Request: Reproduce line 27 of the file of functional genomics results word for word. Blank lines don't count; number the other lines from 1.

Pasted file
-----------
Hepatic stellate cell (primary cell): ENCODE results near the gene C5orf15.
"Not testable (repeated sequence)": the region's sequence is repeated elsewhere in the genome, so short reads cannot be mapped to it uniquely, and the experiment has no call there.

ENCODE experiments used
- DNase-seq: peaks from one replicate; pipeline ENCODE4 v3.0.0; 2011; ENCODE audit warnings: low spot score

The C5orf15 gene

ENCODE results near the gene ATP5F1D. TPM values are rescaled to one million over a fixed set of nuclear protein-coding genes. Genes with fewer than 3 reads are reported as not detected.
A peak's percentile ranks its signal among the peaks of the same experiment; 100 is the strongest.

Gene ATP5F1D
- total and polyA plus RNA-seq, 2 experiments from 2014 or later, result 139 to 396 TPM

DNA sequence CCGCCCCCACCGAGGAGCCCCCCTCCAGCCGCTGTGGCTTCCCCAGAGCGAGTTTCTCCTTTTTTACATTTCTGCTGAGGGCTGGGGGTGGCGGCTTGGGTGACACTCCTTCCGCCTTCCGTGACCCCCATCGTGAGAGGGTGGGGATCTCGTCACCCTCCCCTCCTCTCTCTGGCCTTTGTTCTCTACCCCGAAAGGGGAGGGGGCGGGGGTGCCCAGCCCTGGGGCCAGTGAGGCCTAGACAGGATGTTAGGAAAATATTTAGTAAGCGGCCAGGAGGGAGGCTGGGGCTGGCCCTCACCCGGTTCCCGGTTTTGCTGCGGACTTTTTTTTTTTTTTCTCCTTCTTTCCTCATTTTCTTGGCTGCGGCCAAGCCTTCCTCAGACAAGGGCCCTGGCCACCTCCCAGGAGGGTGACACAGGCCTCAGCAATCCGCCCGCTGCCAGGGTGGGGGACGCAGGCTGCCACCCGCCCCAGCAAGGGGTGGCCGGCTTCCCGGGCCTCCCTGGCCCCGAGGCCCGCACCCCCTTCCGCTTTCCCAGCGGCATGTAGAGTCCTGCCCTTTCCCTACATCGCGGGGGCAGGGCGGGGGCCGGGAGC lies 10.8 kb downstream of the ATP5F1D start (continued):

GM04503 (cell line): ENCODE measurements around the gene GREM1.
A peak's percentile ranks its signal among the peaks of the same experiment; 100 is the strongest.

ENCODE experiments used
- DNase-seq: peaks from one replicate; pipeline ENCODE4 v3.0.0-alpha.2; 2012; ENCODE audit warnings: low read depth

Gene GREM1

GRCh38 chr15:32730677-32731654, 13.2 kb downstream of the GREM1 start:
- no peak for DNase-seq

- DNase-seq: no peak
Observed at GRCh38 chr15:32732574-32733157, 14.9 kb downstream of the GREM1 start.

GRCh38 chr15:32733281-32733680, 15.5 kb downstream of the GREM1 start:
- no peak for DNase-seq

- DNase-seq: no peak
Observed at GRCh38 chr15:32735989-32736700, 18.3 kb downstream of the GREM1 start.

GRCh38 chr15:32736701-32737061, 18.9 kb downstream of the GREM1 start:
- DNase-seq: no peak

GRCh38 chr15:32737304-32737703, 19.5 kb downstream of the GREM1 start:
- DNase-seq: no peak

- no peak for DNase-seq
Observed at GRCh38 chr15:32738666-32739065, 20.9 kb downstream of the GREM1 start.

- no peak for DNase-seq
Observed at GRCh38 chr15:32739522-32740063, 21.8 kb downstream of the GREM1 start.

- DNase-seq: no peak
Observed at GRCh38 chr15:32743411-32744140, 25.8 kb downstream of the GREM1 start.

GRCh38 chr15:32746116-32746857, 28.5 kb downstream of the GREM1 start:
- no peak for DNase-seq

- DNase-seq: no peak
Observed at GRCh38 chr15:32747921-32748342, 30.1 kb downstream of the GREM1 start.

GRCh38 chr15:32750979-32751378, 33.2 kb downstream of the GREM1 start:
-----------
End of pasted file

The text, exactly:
- DNase-seq: no peak